Sunday 21 January 2024

Review by Laura Besley of "Chasing the Dragon" by Kathy Hoyle

Kathy Hoyle’s debut novella-in-flash, Chasing the Dragon, is an ambitious and compelling example of the form. The novella-in-flash is an emergent new genre operating largely outside mainstream publishing. It combines the concision of flash fiction standalone stories with the space in which to develop a novella-length narrative. In order to make the stories self-contained and unique, Hoyle has made good use of flash fiction techniques, such as stories written in the form of lists, letters and reports. This creates the variety and change of pace for the reader often found in novellas-in-flash while simultaneously ensuring each story adds to the overall arc.    

Despite its brevity – Hoyle’s novella-in-flash is sixty-five pages in total – Chasing the Dragon spans across generations, continents and cultures. It is told through multiple points of view and the main thread of the story is of Americans in wartime Vietnam, the difficulties they experience there and subsequently back home after their return to the United States. There is a single story written from the point of view of Bihn, a young Vietnamese boy. To create a deeper and richer understanding of these characters and their worlds, there are also stories set in an earlier time where we learn of the characters’ childhoods and childhood traumas.   

Hoyle is extremely adept at voice. The first story, which relays a Vietnamese proverb, opens with the sentence, ‘In Vietnamese legend, Lac Long Quan, the most noble king of all dragon-kind, lived near the water of the Dong Sea,’ and continues to be told in long lyrical sentences. The following story, from the perspective of Thomas Jefferson Scott or ‘[j]ust plain old JT,’ consists of much shorter sentences and a strong dialect: ‘Jacob don’t talk of it none. He don’t like guns none either. He says he’s a pacifist. That he don’t like hurtin no one nor nothin.’ The report and letter stories are both written in a more formal register befitting their forms and the list makes excellent use of repetition; each line starts with ‘He will’ or You will’ and a singular, heartbreaking, ‘They will.’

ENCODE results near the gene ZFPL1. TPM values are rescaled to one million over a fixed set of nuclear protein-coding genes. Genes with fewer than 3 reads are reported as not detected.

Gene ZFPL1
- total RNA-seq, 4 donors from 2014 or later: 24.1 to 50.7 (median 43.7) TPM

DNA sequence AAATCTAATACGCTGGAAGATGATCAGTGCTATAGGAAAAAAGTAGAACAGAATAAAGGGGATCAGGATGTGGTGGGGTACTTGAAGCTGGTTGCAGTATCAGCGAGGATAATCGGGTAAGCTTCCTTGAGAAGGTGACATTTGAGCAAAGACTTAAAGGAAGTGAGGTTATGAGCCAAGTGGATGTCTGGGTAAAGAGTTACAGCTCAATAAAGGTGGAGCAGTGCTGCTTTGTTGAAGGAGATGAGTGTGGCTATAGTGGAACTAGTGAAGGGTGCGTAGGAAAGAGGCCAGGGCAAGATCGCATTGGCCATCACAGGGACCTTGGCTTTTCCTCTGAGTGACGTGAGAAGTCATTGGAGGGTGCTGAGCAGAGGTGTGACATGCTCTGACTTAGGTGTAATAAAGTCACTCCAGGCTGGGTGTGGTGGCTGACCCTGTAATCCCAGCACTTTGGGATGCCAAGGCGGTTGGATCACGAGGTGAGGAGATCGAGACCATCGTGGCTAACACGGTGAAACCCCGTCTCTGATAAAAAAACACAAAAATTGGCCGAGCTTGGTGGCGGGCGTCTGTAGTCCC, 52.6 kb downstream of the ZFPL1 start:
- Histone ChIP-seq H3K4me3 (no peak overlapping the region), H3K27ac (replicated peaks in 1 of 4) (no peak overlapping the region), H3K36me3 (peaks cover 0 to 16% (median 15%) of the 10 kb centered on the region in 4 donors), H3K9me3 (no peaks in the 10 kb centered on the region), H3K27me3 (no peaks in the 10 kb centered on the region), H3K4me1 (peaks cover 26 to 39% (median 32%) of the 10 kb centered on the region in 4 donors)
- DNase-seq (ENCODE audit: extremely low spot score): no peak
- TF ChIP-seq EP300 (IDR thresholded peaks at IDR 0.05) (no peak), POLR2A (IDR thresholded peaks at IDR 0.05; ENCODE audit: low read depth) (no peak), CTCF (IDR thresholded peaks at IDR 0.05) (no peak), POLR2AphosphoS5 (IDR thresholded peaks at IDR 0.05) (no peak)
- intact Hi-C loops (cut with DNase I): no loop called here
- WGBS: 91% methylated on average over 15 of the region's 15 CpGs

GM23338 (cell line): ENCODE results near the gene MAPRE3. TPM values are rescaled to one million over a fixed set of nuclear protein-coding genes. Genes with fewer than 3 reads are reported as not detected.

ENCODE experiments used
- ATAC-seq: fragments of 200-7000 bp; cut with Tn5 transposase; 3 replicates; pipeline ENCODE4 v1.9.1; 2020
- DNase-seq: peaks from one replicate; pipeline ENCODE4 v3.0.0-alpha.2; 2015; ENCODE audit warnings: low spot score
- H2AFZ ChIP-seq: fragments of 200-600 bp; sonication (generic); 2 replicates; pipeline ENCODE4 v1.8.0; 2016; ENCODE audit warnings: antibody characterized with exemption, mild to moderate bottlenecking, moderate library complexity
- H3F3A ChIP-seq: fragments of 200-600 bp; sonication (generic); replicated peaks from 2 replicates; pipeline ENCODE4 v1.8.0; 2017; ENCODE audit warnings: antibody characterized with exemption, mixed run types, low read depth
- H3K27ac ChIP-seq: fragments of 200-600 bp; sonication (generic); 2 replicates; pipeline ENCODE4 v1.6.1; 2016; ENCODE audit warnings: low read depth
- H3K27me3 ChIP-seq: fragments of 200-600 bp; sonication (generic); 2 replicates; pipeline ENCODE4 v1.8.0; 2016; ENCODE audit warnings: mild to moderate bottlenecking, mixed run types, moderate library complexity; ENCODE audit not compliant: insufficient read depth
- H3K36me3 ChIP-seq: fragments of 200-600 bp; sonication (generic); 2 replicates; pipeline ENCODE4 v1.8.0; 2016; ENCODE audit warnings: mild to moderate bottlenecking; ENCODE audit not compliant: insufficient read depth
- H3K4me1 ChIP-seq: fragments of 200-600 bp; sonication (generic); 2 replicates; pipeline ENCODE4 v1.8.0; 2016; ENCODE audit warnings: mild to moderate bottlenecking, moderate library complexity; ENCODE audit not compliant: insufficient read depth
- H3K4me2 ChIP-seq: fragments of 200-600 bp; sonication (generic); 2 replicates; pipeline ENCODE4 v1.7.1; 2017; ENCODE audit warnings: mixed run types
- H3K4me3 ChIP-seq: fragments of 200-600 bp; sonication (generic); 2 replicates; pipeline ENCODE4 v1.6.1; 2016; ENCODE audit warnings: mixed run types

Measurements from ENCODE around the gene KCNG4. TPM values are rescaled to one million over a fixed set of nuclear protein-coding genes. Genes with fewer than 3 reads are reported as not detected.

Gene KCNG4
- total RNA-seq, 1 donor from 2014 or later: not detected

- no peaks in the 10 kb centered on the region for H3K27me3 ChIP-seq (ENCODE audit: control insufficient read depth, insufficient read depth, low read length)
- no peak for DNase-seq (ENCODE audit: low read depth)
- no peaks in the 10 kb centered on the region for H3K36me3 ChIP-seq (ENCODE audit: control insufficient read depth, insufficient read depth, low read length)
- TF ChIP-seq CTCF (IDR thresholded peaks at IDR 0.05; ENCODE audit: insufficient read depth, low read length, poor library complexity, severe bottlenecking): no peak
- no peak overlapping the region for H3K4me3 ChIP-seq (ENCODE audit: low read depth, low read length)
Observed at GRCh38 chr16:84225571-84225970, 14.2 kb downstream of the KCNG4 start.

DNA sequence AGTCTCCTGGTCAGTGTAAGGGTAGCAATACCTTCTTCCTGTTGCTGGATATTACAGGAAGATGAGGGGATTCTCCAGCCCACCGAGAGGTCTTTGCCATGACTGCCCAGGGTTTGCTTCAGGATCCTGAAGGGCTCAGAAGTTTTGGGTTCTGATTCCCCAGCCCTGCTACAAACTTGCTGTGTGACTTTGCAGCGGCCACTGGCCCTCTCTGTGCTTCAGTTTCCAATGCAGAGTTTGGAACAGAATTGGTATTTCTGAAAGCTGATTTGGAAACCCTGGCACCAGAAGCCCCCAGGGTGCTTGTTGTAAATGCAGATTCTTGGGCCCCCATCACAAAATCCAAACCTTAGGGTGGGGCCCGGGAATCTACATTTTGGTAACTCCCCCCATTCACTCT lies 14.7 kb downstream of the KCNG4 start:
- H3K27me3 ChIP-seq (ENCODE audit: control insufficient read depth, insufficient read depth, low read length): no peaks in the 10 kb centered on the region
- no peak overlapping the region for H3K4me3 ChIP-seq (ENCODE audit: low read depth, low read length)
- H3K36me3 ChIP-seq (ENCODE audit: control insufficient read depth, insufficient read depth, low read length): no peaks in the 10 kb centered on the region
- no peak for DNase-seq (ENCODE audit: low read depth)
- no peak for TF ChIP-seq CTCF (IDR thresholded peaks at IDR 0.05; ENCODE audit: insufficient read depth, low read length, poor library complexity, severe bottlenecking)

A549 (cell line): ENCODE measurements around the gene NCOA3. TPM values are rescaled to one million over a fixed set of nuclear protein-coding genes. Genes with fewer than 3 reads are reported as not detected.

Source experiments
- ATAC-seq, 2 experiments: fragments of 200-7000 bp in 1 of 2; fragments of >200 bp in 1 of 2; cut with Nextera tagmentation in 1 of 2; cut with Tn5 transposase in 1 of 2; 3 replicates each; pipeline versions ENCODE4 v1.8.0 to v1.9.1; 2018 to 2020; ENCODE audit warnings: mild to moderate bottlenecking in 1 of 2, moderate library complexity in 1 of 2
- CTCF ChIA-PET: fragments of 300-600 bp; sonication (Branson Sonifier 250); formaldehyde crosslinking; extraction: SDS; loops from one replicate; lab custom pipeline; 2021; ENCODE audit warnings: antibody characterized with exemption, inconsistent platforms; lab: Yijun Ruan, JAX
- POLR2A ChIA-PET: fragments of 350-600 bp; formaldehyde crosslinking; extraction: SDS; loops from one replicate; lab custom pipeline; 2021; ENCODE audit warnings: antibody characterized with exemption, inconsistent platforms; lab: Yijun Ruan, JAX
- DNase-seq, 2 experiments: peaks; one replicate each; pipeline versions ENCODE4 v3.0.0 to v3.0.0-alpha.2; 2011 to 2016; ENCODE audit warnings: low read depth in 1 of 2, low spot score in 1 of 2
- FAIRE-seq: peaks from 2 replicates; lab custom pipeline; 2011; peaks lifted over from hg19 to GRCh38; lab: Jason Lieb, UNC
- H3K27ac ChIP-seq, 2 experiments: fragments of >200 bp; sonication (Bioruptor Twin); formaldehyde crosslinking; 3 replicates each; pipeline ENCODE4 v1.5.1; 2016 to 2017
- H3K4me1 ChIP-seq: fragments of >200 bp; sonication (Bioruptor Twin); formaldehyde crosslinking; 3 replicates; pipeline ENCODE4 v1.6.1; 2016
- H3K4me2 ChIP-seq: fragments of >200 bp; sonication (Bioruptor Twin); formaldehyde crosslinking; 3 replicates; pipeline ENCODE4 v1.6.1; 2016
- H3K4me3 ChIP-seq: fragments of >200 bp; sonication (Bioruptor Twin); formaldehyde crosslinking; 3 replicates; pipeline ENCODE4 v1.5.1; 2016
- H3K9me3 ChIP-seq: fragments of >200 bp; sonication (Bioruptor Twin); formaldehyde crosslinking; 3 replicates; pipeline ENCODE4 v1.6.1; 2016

Through its seventeen stories – bookended with the Vietnamese proverb: Children of Dragons, Grandchildren of GodsChasing the Dragon sheds light on a largely overlooked consequence of war, as summed up by Willy telling his mama in the eponymous story: ‘Ain’t nobody won nothing.’ Kathy Hoyle’s novella-in-flash evokes a kaleidoscope of emotions, ranging from horror and outrage to compassion and awe. Each individual story is a fantastic rendering of flash fiction, but it is in its entirety that Chasing the Dragon really demonstrates Hoyle's range and ability for both the form as well as the depiction of characters and the worlds they inhabit. This is a truly stunning debut.  

About the reviewer
Laura Besley is the author of 100neHundred and The Almost Mothers. Having lived in the Netherlands, Germany and Hong Kong, she now lives in land-locked central England and misses the sea.

You can read more about Chasing the Dragon by Kathy Hoyle on Creative Writing at Leicester here.

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